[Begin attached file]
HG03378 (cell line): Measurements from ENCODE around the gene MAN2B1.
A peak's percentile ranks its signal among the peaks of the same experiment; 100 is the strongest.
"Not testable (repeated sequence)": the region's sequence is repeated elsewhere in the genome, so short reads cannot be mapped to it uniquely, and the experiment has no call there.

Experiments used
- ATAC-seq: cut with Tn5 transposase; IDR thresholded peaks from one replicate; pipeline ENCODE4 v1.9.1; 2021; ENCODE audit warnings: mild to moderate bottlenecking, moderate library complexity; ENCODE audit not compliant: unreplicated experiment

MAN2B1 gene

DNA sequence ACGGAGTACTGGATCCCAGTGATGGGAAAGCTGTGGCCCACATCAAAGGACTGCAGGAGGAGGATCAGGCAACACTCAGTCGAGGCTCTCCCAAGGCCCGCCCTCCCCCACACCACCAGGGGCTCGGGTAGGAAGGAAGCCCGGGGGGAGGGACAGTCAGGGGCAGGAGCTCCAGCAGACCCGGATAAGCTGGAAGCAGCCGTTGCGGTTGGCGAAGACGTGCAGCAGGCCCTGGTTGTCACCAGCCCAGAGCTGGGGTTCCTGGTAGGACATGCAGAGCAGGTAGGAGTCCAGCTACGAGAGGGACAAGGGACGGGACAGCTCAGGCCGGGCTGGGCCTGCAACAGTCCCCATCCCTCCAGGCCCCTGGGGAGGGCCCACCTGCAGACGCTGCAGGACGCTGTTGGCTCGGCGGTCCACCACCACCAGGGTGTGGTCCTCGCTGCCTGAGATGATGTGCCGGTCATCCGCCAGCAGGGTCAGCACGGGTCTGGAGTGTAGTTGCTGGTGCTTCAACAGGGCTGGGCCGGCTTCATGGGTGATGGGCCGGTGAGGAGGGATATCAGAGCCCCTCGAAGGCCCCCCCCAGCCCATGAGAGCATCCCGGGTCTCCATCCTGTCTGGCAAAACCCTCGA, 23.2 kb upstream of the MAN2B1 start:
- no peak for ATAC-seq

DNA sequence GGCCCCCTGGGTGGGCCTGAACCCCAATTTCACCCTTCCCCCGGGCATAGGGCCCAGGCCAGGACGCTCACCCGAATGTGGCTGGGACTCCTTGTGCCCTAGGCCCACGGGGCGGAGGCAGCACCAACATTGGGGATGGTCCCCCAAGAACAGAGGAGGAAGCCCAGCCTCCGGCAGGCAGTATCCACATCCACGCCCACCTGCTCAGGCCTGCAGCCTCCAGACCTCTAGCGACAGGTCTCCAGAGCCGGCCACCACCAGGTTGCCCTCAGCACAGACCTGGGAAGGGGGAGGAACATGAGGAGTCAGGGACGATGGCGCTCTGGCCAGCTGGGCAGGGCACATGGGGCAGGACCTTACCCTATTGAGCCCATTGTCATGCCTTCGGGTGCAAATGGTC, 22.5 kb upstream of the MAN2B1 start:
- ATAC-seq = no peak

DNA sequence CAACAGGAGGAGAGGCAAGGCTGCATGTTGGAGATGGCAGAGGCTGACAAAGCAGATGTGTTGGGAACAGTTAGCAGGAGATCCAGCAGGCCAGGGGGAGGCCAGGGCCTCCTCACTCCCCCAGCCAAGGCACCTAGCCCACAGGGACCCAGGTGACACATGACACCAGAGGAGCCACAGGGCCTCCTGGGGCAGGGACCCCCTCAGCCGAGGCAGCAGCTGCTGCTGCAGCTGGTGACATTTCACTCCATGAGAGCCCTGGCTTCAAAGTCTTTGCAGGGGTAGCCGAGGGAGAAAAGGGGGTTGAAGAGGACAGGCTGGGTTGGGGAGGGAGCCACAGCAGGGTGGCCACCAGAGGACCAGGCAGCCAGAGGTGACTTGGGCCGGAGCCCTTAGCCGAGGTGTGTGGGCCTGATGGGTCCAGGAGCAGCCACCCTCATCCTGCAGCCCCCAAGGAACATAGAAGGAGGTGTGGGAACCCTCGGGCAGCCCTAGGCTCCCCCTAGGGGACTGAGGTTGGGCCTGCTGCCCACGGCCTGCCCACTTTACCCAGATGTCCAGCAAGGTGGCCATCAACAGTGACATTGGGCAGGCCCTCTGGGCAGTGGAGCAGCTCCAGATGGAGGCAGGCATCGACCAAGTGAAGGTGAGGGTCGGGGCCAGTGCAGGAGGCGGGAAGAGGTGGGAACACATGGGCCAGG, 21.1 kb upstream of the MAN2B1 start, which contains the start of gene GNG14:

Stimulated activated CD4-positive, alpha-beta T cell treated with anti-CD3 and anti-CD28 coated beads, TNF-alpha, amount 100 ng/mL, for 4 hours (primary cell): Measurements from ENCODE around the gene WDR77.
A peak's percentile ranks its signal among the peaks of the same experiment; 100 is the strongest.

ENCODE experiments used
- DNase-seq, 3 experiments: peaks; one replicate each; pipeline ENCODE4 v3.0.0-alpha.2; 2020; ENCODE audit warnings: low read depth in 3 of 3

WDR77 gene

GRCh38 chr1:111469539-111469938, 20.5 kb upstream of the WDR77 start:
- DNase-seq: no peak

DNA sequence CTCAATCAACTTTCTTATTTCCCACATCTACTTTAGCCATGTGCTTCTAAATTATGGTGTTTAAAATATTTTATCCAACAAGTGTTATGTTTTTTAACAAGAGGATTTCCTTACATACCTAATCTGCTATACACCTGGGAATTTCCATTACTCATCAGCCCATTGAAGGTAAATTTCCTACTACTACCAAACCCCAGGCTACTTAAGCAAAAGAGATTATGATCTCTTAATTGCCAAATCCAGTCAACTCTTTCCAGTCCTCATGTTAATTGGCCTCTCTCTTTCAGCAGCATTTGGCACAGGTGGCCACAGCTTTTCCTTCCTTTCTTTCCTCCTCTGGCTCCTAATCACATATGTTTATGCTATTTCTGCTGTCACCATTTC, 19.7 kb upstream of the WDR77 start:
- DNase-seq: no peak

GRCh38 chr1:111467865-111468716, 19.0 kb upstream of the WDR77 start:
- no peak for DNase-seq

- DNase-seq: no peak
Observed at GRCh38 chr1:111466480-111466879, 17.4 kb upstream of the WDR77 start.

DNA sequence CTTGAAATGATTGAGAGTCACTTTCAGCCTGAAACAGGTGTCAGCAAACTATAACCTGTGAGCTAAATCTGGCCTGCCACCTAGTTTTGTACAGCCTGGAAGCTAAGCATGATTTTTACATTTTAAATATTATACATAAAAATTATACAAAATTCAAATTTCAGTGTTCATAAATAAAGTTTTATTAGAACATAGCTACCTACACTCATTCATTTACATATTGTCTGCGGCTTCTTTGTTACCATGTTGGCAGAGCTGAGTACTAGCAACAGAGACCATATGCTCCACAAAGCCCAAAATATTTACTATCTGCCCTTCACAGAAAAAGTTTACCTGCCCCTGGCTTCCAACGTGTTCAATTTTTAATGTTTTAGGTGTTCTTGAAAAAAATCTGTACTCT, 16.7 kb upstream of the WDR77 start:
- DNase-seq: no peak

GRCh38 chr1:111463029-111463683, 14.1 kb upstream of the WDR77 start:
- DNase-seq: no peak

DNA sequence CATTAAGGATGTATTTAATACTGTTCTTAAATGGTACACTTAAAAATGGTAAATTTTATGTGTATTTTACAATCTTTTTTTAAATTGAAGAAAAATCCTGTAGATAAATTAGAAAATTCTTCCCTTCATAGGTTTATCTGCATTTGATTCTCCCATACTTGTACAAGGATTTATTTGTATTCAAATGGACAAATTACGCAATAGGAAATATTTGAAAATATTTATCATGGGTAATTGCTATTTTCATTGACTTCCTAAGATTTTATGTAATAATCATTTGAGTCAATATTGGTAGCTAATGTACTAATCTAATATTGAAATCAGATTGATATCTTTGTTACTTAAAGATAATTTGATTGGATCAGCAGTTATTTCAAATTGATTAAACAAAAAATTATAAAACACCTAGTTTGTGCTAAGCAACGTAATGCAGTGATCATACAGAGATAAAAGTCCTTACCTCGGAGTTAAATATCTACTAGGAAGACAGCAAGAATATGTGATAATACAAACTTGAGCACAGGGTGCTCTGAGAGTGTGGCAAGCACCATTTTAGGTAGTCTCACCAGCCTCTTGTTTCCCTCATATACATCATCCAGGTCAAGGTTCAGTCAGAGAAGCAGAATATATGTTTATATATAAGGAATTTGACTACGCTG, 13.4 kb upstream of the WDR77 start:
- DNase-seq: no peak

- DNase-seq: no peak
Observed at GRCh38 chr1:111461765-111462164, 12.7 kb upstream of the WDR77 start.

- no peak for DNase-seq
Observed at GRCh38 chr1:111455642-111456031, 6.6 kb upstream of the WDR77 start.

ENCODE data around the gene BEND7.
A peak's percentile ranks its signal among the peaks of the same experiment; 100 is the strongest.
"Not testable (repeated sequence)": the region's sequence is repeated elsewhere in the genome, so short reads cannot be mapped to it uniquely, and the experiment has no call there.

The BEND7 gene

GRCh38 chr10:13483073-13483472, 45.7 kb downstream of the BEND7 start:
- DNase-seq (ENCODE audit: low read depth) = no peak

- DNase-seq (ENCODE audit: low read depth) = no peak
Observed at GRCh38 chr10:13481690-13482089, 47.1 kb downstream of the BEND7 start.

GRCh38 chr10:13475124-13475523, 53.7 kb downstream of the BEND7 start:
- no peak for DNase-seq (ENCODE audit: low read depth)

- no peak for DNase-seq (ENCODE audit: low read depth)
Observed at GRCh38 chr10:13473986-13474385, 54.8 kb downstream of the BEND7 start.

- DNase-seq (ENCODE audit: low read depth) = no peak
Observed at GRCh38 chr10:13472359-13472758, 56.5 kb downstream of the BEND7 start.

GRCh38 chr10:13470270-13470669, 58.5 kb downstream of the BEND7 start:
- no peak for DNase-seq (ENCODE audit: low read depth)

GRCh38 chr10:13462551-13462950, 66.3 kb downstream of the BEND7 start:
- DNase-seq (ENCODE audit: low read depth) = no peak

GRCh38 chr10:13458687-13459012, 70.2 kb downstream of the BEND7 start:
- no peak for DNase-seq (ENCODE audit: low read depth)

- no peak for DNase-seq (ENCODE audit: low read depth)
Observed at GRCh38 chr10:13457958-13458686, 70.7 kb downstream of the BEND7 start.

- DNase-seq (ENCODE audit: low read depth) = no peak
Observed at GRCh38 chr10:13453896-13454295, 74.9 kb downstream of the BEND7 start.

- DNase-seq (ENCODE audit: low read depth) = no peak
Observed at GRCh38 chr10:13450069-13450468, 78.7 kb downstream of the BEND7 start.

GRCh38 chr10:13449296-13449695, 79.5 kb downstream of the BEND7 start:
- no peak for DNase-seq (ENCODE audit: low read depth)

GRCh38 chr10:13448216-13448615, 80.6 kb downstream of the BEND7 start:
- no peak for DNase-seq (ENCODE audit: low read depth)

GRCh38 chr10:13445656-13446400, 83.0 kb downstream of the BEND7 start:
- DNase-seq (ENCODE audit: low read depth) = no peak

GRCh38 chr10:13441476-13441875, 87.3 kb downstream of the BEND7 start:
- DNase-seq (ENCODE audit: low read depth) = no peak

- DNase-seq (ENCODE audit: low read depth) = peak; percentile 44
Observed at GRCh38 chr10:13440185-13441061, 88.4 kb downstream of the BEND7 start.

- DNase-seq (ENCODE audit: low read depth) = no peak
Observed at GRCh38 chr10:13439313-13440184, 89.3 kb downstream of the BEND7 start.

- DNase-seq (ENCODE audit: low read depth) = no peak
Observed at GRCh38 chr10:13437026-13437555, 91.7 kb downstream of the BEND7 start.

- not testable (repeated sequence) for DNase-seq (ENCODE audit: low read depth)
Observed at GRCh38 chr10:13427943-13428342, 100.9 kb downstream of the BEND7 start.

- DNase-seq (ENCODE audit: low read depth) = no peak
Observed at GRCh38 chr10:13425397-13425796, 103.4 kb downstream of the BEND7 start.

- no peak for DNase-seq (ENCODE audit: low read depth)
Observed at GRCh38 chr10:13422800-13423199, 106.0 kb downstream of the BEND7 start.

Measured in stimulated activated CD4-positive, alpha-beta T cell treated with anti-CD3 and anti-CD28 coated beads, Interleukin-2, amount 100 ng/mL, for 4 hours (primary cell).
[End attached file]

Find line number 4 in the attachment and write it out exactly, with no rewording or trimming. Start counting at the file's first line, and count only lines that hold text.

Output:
Experiments used